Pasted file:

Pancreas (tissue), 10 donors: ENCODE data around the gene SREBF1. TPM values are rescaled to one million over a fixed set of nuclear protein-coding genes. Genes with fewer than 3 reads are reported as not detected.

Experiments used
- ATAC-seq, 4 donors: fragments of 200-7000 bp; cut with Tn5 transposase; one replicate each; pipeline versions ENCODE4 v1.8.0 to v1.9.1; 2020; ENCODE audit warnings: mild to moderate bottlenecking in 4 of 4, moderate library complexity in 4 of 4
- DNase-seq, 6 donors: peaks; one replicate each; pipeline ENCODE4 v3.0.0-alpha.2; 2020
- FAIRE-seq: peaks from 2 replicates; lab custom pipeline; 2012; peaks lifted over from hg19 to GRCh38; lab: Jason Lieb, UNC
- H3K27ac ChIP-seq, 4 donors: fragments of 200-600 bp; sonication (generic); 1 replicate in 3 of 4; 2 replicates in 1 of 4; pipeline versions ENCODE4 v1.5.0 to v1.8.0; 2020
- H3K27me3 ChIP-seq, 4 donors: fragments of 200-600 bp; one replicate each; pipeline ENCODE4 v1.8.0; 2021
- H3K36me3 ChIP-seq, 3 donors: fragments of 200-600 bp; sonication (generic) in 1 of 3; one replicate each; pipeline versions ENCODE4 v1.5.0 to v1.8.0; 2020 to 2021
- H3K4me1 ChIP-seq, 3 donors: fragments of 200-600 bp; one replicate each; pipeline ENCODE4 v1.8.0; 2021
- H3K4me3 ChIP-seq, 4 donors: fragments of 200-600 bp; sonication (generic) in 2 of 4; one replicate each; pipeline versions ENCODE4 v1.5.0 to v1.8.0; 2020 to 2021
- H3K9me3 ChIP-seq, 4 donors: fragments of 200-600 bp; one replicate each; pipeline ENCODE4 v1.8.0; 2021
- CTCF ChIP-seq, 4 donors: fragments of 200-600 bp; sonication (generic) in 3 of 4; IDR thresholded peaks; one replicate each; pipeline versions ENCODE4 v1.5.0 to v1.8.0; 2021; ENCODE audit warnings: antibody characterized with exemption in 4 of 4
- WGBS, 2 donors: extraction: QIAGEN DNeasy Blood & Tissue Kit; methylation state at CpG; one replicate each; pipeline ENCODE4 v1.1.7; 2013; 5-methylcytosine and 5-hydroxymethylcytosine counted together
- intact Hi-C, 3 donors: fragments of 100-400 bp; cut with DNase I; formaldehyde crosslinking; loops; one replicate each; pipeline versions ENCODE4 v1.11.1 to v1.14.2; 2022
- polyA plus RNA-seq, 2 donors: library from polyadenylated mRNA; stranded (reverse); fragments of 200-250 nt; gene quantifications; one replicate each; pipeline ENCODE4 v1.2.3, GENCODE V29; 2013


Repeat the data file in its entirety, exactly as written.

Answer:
Pancreas (tissue), 10 donors: ENCODE data around the gene SREBF1. TPM values are rescaled to one million over a fixed set of nuclear protein-coding genes. Genes with fewer than 3 reads are reported as not detected.

Experiments used
- ATAC-seq, 4 donors: fragments of 200-7000 bp; cut with Tn5 transposase; one replicate each; pipeline versions ENCODE4 v1.8.0 to v1.9.1; 2020; ENCODE audit warnings: mild to moderate bottlenecking in 4 of 4, moderate library complexity in 4 of 4
- DNase-seq, 6 donors: peaks; one replicate each; pipeline ENCODE4 v3.0.0-alpha.2; 2020
- FAIRE-seq: peaks from 2 replicates; lab custom pipeline; 2012; peaks lifted over from hg19 to GRCh38; lab: Jason Lieb, UNC
- H3K27ac ChIP-seq, 4 donors: fragments of 200-600 bp; sonication (generic); 1 replicate in 3 of 4; 2 replicates in 1 of 4; pipeline versions ENCODE4 v1.5.0 to v1.8.0; 2020
- H3K27me3 ChIP-seq, 4 donors: fragments of 200-600 bp; one replicate each; pipeline ENCODE4 v1.8.0; 2021
- H3K36me3 ChIP-seq, 3 donors: fragments of 200-600 bp; sonication (generic) in 1 of 3; one replicate each; pipeline versions ENCODE4 v1.5.0 to v1.8.0; 2020 to 2021
- H3K4me1 ChIP-seq, 3 donors: fragments of 200-600 bp; one replicate each; pipeline ENCODE4 v1.8.0; 2021
- H3K4me3 ChIP-seq, 4 donors: fragments of 200-600 bp; sonication (generic) in 2 of 4; one replicate each; pipeline versions ENCODE4 v1.5.0 to v1.8.0; 2020 to 2021
- H3K9me3 ChIP-seq, 4 donors: fragments of 200-600 bp; one replicate each; pipeline ENCODE4 v1.8.0; 2021
- CTCF ChIP-seq, 4 donors: fragments of 200-600 bp; sonication (generic) in 3 of 4; IDR thresholded peaks; one replicate each; pipeline versions ENCODE4 v1.5.0 to v1.8.0; 2021; ENCODE audit warnings: antibody characterized with exemption in 4 of 4
- WGBS, 2 donors: extraction: QIAGEN DNeasy Blood & Tissue Kit; methylation state at CpG; one replicate each; pipeline ENCODE4 v1.1.7; 2013; 5-methylcytosine and 5-hydroxymethylcytosine counted together
- intact Hi-C, 3 donors: fragments of 100-400 bp; cut with DNase I; formaldehyde crosslinking; loops; one replicate each; pipeline versions ENCODE4 v1.11.1 to v1.14.2; 2022
- polyA plus RNA-seq, 2 donors: library from polyadenylated mRNA; stranded (reverse); fragments of 200-250 nt; gene quantifications; one replicate each; pipeline ENCODE4 v1.2.3, GENCODE V29; 2013